Monthly Archives: October 2008
Tuesday, opportunity rang me up in the middle of my cook day. It was Steve (or was his name Scott?), the market manager for the newly opening Downtown Alachua Farmers Market. Steve wanted to invite me to join the market as a vendor. Why, thank you, Steve!
Brajajana sent me the following recipe in response to a pic I posted elsewhere of an uber loki. It’s for the Indian sweet by the name of petha. I can’t say that I endorse all the ingredients in the recipe (I am so not into alum powder), or that I like petha. In fact, I really don’t like petha. Brajajana may be the only person I know who actually has willingly had more than one piece.
Nevertheless, I thought it would be interesting to post the recipe.
If you have had any experience with petha, positive or negative, please feel free to post it in the comments section.
• 1 kg White Pumpkin (firm)
• 2 tsp Calcium Hydroxide (kitchen lime)
• ½ tsp Alum Powder (Fitkari)
• 3 drops Screwpine Essence (Kewra)
• 800 gm Sugar
• 1 tsp Rose Water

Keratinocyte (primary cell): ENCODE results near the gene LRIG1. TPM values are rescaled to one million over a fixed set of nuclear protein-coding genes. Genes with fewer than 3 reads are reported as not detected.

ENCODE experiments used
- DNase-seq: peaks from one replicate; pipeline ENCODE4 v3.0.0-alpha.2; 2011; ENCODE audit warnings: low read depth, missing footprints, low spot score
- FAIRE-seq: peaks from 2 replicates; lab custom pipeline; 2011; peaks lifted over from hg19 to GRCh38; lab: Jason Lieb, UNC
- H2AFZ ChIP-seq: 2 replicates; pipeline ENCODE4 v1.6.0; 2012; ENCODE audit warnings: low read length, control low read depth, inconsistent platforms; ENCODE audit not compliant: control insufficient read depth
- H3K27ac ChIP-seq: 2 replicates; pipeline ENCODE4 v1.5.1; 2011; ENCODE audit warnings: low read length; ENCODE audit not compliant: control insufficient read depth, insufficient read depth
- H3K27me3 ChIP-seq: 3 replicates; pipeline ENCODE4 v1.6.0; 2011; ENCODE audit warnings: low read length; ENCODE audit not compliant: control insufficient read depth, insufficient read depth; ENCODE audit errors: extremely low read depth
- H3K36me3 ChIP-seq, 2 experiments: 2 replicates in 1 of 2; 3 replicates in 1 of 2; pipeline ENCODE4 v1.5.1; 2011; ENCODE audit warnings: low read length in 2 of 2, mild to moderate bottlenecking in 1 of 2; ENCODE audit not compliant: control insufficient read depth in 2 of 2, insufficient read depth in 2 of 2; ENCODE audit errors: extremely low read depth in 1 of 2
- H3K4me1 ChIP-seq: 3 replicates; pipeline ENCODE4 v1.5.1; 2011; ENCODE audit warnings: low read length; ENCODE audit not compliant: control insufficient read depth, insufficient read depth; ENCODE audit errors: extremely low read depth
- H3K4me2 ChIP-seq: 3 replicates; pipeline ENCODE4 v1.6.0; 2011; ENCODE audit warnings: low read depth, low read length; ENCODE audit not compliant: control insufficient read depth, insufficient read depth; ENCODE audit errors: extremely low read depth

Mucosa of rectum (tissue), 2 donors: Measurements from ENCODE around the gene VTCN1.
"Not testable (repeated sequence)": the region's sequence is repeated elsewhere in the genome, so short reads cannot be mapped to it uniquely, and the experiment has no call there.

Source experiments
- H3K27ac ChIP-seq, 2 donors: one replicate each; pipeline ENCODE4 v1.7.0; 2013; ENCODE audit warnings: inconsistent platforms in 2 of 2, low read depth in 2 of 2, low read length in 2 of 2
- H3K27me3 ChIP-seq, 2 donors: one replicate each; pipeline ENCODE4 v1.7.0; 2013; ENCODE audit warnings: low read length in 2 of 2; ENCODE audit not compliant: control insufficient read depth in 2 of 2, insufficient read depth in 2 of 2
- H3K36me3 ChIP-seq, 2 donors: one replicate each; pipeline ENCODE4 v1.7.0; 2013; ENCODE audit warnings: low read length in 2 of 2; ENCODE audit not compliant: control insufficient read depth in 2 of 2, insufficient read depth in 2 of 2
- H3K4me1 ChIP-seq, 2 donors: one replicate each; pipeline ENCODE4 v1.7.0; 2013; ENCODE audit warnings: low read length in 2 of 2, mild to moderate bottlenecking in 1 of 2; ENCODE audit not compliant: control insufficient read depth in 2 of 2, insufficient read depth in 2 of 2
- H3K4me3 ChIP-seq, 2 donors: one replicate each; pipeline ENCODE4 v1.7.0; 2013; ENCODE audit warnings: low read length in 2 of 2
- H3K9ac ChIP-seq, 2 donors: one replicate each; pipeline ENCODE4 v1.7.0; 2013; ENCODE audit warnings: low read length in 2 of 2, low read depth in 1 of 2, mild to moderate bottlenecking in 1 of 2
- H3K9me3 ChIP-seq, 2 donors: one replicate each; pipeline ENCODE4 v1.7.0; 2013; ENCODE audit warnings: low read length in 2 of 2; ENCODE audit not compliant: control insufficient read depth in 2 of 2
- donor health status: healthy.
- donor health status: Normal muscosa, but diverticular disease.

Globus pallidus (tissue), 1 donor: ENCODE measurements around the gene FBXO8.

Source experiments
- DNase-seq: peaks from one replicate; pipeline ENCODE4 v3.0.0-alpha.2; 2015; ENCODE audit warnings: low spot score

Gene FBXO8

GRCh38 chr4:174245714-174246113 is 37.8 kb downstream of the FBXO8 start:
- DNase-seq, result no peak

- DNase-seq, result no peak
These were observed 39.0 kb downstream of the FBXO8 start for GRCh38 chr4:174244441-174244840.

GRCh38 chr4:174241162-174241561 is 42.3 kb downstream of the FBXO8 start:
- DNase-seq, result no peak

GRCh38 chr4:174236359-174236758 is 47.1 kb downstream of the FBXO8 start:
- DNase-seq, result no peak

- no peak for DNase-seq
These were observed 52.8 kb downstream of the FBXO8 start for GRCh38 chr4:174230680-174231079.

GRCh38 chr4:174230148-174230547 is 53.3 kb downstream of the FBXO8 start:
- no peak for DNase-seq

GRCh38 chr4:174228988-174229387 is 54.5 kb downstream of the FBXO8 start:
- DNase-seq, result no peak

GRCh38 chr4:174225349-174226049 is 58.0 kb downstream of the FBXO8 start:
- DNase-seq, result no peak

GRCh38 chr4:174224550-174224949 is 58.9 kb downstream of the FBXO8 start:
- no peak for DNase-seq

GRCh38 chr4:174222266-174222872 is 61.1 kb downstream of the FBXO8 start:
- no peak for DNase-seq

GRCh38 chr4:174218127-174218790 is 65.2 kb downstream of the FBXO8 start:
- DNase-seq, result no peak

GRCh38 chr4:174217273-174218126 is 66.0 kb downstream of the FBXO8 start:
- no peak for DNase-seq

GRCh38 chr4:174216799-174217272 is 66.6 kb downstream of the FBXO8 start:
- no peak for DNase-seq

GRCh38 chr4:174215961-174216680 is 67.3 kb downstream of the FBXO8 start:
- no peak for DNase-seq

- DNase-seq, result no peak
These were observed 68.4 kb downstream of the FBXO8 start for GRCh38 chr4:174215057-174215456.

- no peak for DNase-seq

• 2 cups Water
How to make Petha:
• Dissolve alum powder in water (½ cup) and keep it aside.
• Dissolve kitchen lime in 1 litre water, strain with a clean cloth twice if required, and keep it aside.
• Wash, peel and deseed the pumpkin. Cut it into 25 mm. (1″) squares and prick each piece with a fork all over.
• Soak the pieces in lime water for 30 minutes.
• Drain the lime water and wash the pieces thoroughly under clean running water for 2-3 minutes.
• Put the pumpkin pieces in a bowl. Pour alum water on the pieces and shake the bowl so that all the pieces get evenly coated.
• Drain the alum water. Take sufficient amount of water in a heavy bottomed pan and boil the pumpkin pieces till they become soft and transparent.
• In the meantime, make syrup of sugar and water of 2 thread consistency.
• Put drained pumpkin pieces in the sugar syrup and boil till syrup becomes thick again.
• Turn off the flame and take out the pieces.
• Keep covered the syrup with a mesh, overnight.
• Again boil the syrup and add the pieces.
• Cook it for 3-4 minutes and turn off the flame. Let the pieces cool.
• Now sprinkle Kewra and rose water over the pieces. Allow petha to cool completely. Refrigerate it.
• Petha is ready to serve.
The contest is being judged by Kurma Dasa, of Cooking with Kurma fame. Kurma Dasa is not only an accomplished cookbook author and chef, but also a serious limerick enthusiast.
In addition to winning a jar of Sabjimata Jam, the winner may also receive a congratulatory email from the judge himself (gotta run this past him still).
Okay. You definitely don’t want to miss this event, complete with jam and celebrity judge. So get limericking!